What Is A Home Appraisal In Real Estate?

You're ready to buy a home. You've finally found one that fits all of your needs, and you're ready to place an offer. You may be willing to pay a significant amount of money to get the property, especially if it's your dream home. Before anything can go forward with obtaining a loan on the house, however, your lender has to agree to the terms. The lender wants to be sure that its investment in the property is a good one, one that can be backed up by the forced sale of the house if you default on it, according to The Ascent.

To do this, lenders will request a home appraisal. The national average cost for an appraisal is $375 to $450, as noted by Fixr. Considering this cost, which you may have to pay out-of-pocket, you may be wondering what this process is and why it matters. Here's what you need to know about the home appraisal that could be holding up your purchase.

What does the appraisal do?

The home appraisal in real estate is a necessary step in obtaining a mortgage loan. The appraisal is an estimated value. It's considered an unbiased professional determination of the value of the house at any given time, as stated by UpHomes. An appraisal is performed by a licensed and highly trained professional who visits the property and inspects it. This process helps the lender know that the price you're buying the house for is an accurate reflection of the actual value. This way, the lender knows that the borrower isn't spending too much to purchase the home — more than it is worth.

For example, if a home is listed at $200,000 and there's a fierce bidding war, the home's price may have risen to $250,000. The lender wants to be sure that the house is really worth $250,000 and conducts an appraisal to ensure it is. If the appraisal states the house is only worth $230,000, the lender may not be willing to move forward.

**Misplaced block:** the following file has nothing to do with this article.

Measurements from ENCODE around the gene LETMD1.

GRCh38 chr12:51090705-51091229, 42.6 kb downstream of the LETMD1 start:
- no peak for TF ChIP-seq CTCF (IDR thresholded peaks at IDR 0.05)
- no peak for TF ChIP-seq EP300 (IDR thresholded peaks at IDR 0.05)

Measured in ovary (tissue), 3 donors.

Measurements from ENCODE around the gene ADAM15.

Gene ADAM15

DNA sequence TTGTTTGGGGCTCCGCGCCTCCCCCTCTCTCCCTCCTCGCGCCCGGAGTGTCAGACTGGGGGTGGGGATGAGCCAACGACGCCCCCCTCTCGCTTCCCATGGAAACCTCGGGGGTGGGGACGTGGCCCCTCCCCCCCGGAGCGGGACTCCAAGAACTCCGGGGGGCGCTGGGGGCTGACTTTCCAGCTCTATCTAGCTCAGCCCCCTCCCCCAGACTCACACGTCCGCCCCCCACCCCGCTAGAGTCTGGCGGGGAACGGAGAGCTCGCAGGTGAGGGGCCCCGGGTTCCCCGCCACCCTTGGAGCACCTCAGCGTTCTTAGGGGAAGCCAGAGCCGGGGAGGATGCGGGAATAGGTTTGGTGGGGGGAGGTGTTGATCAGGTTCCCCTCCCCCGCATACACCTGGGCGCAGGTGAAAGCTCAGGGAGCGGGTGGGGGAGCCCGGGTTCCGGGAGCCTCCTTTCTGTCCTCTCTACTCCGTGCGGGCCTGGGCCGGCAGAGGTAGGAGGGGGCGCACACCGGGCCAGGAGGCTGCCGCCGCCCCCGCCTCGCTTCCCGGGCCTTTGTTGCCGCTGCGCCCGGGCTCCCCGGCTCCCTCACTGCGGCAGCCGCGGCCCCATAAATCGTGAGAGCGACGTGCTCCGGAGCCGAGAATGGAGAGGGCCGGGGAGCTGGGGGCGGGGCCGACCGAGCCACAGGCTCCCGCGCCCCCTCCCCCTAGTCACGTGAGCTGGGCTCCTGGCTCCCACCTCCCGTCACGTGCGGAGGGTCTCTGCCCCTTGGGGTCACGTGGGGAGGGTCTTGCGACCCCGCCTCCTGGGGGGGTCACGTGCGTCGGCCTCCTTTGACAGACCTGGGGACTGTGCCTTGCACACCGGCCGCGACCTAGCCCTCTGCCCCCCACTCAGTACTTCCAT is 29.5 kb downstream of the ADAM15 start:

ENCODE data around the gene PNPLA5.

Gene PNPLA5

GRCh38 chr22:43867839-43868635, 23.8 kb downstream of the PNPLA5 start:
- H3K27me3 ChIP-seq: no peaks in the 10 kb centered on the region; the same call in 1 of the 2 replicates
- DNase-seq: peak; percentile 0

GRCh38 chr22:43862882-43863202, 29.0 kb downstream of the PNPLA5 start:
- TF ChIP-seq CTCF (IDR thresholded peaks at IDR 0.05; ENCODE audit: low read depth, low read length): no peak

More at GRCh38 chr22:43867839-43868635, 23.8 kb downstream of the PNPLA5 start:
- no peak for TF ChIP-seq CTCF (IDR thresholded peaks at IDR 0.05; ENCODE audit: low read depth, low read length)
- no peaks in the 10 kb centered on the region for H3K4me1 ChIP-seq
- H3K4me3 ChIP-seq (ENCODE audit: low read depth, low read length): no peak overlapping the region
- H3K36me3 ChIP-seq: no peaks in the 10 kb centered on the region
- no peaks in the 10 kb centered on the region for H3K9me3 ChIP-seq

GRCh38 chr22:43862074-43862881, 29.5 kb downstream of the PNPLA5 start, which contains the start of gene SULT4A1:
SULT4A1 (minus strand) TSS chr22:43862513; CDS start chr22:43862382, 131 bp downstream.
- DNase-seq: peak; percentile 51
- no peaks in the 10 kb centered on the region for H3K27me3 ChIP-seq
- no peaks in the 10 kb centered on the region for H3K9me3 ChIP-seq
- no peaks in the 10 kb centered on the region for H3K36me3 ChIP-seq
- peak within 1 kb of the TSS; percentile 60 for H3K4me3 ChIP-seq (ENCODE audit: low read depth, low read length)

What will a home appraiser look at?

During a home appraisal, the appraiser will perform a significant inspection of the property. This is a third-party professional who has no interest in the property itself. Their job is often to look at the overall living condition of the property to ensure there are no noted safety hazards present, determine if the home's major systems are functioning, and find out if the house matches the property's sale description, according to Realtor.com.

In addition, the process will also likely include an analysis of the homes in the area that have sold recently to get an idea of what the market is paying at the current time; these are called "comps" (via Rocket Mortgage). Appraisers need to determine the value of a house based on multiple factors, such as size and features, location, and age. They may also take into consideration home repairs and improvements. With this information, the lender may feel confident to provide the mortgage and move into the closing process.